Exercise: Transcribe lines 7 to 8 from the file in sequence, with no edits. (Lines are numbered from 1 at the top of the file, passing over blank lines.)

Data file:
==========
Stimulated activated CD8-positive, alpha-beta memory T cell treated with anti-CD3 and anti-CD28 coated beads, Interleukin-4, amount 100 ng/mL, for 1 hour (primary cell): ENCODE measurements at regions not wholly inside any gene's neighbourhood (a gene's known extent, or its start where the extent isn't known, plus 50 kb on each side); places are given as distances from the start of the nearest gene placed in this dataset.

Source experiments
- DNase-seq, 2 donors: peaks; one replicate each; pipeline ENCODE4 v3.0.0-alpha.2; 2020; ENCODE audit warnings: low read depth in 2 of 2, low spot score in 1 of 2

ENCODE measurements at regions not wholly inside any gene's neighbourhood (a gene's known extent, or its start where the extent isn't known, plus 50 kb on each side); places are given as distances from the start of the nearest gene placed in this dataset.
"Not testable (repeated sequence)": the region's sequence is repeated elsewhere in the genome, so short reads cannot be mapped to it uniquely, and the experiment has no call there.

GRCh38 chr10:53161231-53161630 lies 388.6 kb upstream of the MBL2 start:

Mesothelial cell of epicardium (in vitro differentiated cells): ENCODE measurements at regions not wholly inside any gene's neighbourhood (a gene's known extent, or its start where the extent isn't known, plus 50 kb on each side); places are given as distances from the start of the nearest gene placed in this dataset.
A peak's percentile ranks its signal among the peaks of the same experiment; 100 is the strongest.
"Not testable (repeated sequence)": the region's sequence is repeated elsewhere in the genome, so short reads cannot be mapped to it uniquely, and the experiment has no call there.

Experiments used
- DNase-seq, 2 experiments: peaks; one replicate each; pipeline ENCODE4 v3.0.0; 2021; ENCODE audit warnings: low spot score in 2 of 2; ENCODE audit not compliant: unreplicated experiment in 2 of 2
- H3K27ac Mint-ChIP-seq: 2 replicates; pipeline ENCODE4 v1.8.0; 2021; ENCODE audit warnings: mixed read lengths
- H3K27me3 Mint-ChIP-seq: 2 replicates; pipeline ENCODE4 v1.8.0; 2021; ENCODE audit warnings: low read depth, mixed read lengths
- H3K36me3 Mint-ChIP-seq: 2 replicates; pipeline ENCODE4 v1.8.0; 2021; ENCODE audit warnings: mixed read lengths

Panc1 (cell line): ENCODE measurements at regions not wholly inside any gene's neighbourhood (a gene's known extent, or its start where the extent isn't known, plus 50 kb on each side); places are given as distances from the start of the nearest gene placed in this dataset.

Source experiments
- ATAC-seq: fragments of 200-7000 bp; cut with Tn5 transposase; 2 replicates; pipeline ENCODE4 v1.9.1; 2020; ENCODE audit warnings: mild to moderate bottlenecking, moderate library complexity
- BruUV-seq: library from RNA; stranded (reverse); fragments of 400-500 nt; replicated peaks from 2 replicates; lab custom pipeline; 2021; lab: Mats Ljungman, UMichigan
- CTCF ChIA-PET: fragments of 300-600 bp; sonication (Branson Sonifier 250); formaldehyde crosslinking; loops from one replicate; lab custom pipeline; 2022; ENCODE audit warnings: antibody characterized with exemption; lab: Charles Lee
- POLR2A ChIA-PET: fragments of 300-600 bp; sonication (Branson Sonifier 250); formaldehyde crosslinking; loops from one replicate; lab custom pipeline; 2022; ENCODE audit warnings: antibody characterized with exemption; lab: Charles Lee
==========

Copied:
Mesothelial cell of epicardium (in vitro differentiated cells): ENCODE measurements at regions not wholly inside any gene's neighbourhood (a gene's known extent, or its start where the extent isn't known, plus 50 kb on each side); places are given as distances from the start of the nearest gene placed in this dataset.
A peak's percentile ranks its signal among the peaks of the same experiment; 100 is the strongest.